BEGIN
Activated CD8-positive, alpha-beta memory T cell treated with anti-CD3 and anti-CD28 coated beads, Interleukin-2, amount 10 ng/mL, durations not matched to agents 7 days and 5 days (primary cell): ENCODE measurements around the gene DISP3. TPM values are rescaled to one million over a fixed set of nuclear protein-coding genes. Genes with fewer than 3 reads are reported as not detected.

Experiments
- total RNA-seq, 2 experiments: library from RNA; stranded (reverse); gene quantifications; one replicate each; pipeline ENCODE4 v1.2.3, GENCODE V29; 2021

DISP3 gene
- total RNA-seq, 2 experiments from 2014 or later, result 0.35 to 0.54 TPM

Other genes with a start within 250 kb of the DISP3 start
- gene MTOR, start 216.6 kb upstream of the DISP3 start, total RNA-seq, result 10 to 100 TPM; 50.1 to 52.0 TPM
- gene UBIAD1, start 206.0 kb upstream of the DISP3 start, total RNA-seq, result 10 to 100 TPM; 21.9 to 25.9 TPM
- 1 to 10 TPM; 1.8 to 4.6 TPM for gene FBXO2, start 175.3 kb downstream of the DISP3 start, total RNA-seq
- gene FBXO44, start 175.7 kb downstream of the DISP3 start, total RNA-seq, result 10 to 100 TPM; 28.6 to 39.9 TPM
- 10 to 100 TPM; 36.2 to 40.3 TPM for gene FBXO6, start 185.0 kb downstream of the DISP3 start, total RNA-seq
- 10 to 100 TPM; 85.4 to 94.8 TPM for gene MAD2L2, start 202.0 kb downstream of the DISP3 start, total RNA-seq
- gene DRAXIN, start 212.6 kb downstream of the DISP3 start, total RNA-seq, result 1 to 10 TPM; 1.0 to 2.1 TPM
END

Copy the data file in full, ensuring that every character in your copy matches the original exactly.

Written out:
Activated CD8-positive, alpha-beta memory T cell treated with anti-CD3 and anti-CD28 coated beads, Interleukin-2, amount 10 ng/mL, durations not matched to agents 7 days and 5 days (primary cell): ENCODE measurements around the gene DISP3. TPM values are rescaled to one million over a fixed set of nuclear protein-coding genes. Genes with fewer than 3 reads are reported as not detected.

Experiments
- total RNA-seq, 2 experiments: library from RNA; stranded (reverse); gene quantifications; one replicate each; pipeline ENCODE4 v1.2.3, GENCODE V29; 2021

DISP3 gene
- total RNA-seq, 2 experiments from 2014 or later, result 0.35 to 0.54 TPM

Other genes with a start within 250 kb of the DISP3 start
- gene MTOR, start 216.6 kb upstream of the DISP3 start, total RNA-seq, result 10 to 100 TPM; 50.1 to 52.0 TPM
- gene UBIAD1, start 206.0 kb upstream of the DISP3 start, total RNA-seq, result 10 to 100 TPM; 21.9 to 25.9 TPM
- 1 to 10 TPM; 1.8 to 4.6 TPM for gene FBXO2, start 175.3 kb downstream of the DISP3 start, total RNA-seq
- gene FBXO44, start 175.7 kb downstream of the DISP3 start, total RNA-seq, result 10 to 100 TPM; 28.6 to 39.9 TPM
- 10 to 100 TPM; 36.2 to 40.3 TPM for gene FBXO6, start 185.0 kb downstream of the DISP3 start, total RNA-seq
- 10 to 100 TPM; 85.4 to 94.8 TPM for gene MAD2L2, start 202.0 kb downstream of the DISP3 start, total RNA-seq
- gene DRAXIN, start 212.6 kb downstream of the DISP3 start, total RNA-seq, result 1 to 10 TPM; 1.0 to 2.1 TPM